The political dispute between Algeria and Morocco continues to fester after one-day secret talks between the sides collapsed in Geneva.
The goal of this last week meeting mediated by the U.S. and France was to work toward resolving the main thorn in the relationship of these neighbors: the disputed Sahara region, Al Yaum daily reports.
But one day after the talks began, the daily reports, officials in Algiers ordered their delegation to leave the meetings. This order may have come directly from President Abd al Aziz Boutaflika (shown in picture).
Other issue besides the Sahara that was discussed included, Morocco's demand to strengthen control on the joint border to diminish smuggling of illegal items, such as drugs and weapons.
Nevertheless the most contentious issue between the two countries is the Sahara. Morocco claims sovereignty of this former Spanish colony, while Algeria backs the Polisario members who are seeking independence. In early November 1999, the new Moroccan king publicly offered proposals for ending the dispute, including holding elections for a royal advisory council in the disputed territory. He also affirmed the Kingdom's commitment to a UN-sponsored peace plan, in which a referendum will be held to determine the region's future. His main condition was that all potential voters must be able to participate. Differing views regarding voter eligibility have already caused long delays in the referendum, now scheduled for July 2000.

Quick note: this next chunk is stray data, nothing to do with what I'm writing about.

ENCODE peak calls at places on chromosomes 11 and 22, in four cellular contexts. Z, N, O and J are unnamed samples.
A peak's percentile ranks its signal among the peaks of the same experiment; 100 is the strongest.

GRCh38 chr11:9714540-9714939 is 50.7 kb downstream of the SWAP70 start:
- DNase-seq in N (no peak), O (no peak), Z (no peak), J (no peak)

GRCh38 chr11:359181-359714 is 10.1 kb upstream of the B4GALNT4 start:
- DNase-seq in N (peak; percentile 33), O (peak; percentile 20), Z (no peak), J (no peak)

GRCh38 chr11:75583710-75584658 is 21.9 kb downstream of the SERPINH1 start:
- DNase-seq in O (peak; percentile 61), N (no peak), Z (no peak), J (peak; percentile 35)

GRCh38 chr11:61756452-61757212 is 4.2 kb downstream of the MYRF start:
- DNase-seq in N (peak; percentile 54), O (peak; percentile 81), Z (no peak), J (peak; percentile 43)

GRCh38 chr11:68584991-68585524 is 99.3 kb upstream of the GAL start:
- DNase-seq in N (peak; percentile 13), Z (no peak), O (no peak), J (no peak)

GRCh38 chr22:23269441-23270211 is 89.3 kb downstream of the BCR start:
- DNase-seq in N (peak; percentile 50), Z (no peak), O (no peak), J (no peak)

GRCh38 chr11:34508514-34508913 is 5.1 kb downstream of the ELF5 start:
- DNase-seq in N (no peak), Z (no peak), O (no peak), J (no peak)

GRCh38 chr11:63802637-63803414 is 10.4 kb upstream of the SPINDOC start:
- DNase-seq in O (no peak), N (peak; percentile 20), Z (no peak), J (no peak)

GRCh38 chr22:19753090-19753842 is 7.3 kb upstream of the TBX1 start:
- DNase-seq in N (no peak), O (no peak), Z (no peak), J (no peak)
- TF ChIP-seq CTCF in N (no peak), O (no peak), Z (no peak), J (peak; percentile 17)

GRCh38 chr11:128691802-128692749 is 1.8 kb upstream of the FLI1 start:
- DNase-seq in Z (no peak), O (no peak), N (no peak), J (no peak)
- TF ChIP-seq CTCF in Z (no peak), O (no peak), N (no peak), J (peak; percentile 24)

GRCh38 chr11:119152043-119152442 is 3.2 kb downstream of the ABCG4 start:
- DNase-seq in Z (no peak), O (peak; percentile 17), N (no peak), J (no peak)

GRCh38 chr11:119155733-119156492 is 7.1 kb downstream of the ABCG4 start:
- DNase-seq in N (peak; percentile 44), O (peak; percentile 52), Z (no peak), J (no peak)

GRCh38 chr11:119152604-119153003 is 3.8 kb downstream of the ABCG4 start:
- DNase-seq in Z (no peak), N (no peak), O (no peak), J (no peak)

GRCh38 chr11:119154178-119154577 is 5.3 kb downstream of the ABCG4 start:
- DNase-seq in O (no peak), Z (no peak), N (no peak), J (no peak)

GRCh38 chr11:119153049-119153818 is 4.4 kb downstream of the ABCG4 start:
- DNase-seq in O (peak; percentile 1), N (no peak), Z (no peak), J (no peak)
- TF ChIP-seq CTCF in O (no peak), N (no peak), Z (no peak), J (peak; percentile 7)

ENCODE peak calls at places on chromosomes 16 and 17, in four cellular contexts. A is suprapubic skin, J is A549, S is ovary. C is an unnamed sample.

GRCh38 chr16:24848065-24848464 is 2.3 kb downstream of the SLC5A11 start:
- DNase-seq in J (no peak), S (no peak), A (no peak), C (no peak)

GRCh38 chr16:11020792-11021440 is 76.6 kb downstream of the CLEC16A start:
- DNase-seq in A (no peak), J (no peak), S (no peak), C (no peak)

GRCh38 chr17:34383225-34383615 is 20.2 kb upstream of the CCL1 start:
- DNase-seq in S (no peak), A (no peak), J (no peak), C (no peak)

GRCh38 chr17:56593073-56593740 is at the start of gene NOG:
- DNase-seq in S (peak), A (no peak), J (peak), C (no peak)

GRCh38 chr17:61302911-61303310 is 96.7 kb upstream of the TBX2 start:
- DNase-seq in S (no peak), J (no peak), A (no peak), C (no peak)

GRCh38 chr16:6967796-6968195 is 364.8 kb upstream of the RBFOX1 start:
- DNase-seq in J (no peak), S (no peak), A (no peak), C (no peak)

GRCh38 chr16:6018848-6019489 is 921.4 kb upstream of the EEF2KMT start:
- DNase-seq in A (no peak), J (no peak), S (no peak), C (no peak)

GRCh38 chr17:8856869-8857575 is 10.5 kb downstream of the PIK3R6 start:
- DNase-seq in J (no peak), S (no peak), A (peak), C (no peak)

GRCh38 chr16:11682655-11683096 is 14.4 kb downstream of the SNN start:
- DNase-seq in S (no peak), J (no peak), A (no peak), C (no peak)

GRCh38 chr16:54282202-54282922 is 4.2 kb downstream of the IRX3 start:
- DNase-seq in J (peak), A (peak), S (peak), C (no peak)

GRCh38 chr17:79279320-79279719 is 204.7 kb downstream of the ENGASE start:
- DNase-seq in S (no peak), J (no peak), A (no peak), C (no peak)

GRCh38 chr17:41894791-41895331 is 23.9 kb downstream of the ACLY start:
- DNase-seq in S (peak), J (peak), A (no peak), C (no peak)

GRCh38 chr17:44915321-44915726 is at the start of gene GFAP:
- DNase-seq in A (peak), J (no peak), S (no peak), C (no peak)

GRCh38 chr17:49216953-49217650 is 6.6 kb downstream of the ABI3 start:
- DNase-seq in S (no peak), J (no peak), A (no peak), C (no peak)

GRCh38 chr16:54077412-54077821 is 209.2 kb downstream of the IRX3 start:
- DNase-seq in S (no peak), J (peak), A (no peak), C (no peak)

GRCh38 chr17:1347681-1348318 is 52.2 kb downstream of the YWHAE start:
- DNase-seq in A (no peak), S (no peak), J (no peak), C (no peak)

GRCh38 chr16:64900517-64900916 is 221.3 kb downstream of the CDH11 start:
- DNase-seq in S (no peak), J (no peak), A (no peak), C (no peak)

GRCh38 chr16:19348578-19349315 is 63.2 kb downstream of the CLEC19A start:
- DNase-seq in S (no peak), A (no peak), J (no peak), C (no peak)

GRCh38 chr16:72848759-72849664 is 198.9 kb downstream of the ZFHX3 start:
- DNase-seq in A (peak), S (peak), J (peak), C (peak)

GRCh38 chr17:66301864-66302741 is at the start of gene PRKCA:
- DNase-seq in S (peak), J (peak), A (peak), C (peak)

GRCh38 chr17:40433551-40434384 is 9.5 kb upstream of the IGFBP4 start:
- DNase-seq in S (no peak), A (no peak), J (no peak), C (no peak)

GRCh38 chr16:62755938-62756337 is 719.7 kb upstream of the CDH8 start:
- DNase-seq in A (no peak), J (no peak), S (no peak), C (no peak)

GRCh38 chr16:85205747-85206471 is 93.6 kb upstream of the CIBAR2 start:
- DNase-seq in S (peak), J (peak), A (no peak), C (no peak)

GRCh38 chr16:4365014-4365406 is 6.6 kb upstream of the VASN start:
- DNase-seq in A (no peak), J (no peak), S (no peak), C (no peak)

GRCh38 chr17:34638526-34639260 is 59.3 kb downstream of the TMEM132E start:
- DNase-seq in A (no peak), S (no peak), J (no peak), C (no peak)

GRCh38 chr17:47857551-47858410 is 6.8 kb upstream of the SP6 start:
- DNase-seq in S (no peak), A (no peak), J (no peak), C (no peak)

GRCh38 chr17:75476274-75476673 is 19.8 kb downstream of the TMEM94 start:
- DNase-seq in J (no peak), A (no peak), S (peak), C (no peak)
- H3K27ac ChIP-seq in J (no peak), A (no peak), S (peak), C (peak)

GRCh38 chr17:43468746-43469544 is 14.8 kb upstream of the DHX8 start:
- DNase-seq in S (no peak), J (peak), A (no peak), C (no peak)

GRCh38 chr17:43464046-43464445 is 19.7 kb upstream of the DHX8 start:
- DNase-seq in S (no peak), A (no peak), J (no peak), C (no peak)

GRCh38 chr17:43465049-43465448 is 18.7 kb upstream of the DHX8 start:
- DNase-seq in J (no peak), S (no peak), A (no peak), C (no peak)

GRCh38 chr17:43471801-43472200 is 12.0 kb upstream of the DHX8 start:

Expectedly, the Sahara issue prevented real progress in Geneva talks. The most problematic point was the future of Polisario arms. While Morocco claims that these arms will be collected and confiscated, Algeria rejected this demand and asked to implement the pattern that was used in 1982 in Lebanon when the PLO fighters left for Tunisia armed.
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